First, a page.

“Eh. Wasn’t born looking like this.” He made a little gesture with his hands, displaying the way they’d become bone-white, almost translucent except for the scum-green liver spots that speckled his knuckles. Similar patches blotched across his mostly bald head, right down into the ring of graying hair that held his hat like a nest. “But it could be worse.”
He was careful to pin his eyes to hers, if only to keep from looking over her shoulder, or over his own shoulder at the crowded, chaotic room. Many of his fellow civil servants had drawn much stranger and worse transformations.
By the soda machine stood beat cop Rikki Michaelson, a small, greyhound-shaped woman using her slender, pawlike hand to press for a Dr Pepper. Leaning against the wall beside her was Lu Long, with the bulky, elaborate head and upper torso of a Chinese dragon. He was wrestling with the tab of a Pepsi can, his heavily clawed fingers ill-suited to the delicate task. And beside the captain’s office door Leo spied public defender Charles Herriman, his prosthetic hands wrestling with his latest case files. It almost looked like he had the situation under control, until his cell phone rang and the juggling act fell apart.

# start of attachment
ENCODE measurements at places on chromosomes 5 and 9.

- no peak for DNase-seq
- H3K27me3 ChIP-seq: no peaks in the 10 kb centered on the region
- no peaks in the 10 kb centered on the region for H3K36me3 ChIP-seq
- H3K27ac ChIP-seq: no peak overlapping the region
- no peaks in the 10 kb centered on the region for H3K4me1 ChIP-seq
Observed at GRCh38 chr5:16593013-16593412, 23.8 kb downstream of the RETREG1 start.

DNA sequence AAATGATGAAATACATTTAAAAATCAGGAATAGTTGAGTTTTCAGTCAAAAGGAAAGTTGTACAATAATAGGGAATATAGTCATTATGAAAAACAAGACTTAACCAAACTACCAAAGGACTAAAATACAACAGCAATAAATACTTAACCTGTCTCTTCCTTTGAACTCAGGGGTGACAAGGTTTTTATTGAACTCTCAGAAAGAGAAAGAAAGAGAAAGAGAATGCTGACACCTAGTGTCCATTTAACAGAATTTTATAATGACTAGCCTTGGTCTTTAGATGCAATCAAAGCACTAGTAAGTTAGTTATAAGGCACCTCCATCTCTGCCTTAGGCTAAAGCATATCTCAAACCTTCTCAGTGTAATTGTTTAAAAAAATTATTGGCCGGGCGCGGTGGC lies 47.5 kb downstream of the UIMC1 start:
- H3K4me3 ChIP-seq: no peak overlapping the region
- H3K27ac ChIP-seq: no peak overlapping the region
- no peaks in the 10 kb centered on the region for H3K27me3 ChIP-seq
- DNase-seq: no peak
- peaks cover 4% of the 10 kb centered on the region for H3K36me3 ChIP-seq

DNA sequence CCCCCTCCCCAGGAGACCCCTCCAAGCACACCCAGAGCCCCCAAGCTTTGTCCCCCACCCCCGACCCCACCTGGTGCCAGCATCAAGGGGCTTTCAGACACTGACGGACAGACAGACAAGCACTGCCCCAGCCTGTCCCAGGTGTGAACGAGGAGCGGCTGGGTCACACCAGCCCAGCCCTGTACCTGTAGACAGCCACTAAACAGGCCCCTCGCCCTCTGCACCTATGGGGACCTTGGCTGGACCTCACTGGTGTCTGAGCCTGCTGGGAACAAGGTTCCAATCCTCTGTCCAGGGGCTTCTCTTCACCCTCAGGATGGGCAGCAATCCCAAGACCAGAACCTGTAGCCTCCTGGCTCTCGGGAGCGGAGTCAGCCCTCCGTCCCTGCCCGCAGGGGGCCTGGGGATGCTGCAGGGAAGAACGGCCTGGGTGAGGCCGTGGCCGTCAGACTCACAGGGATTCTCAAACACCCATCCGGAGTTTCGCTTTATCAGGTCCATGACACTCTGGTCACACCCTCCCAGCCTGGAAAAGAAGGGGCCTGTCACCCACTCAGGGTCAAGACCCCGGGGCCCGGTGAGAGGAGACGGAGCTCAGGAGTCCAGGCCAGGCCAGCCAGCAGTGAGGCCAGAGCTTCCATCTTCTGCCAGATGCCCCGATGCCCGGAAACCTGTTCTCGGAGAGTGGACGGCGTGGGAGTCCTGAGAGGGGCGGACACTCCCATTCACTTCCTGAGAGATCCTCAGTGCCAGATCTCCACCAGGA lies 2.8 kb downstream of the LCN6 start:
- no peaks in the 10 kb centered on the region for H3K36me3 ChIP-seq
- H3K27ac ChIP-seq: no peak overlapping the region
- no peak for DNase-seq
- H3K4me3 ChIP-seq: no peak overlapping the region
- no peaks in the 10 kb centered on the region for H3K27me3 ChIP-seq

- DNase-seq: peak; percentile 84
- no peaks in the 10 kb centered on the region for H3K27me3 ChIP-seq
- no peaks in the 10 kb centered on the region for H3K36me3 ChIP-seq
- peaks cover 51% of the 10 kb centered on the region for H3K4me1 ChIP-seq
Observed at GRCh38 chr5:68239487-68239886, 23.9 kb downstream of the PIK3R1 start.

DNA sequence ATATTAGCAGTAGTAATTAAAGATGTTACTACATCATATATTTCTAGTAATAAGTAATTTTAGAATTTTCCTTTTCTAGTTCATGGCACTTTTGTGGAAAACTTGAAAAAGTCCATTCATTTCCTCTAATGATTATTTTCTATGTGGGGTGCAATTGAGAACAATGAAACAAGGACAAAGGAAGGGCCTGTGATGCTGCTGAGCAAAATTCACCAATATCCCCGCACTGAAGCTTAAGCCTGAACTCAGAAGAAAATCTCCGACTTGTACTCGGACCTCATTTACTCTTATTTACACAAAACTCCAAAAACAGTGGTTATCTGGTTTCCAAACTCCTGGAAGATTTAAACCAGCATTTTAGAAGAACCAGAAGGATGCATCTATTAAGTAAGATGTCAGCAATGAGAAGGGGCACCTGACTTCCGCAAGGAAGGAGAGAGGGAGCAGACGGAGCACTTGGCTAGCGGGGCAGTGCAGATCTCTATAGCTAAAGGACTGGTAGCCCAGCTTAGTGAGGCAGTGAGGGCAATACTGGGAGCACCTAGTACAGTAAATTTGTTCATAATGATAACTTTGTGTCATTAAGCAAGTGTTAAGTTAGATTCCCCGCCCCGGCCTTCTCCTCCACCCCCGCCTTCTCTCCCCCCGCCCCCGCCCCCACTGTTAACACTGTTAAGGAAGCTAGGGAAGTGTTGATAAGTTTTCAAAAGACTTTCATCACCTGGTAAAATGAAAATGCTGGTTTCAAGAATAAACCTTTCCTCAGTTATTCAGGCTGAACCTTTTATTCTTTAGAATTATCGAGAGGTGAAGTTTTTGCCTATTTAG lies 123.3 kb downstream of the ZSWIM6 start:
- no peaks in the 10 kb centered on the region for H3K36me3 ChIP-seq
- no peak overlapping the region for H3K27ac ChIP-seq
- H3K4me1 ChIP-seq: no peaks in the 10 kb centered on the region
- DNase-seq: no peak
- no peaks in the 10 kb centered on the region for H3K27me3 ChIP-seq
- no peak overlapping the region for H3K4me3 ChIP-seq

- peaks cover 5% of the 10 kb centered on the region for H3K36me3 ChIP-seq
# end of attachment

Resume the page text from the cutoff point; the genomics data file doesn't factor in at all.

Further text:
Wanda reached for the back of the chair that faced Leo’s desk and asked, “You mind if I sit down?” Without waiting for him to respond, she took the chair and settled into it, putting her purse and an expensive looking leather satchel on the floor by her feet.
“For old times’ sake?” he asked.
“For old times’ sake, sure. And official business too— something weird, that’s for damn sure. But to tell you the truth, I didn’t know if I’d find you here. Couldn’t remember exactly how old you are.”
“Still have five months on the clock.”
“I hope they’re an easy five months. I’d hate to see you go out with a bang.”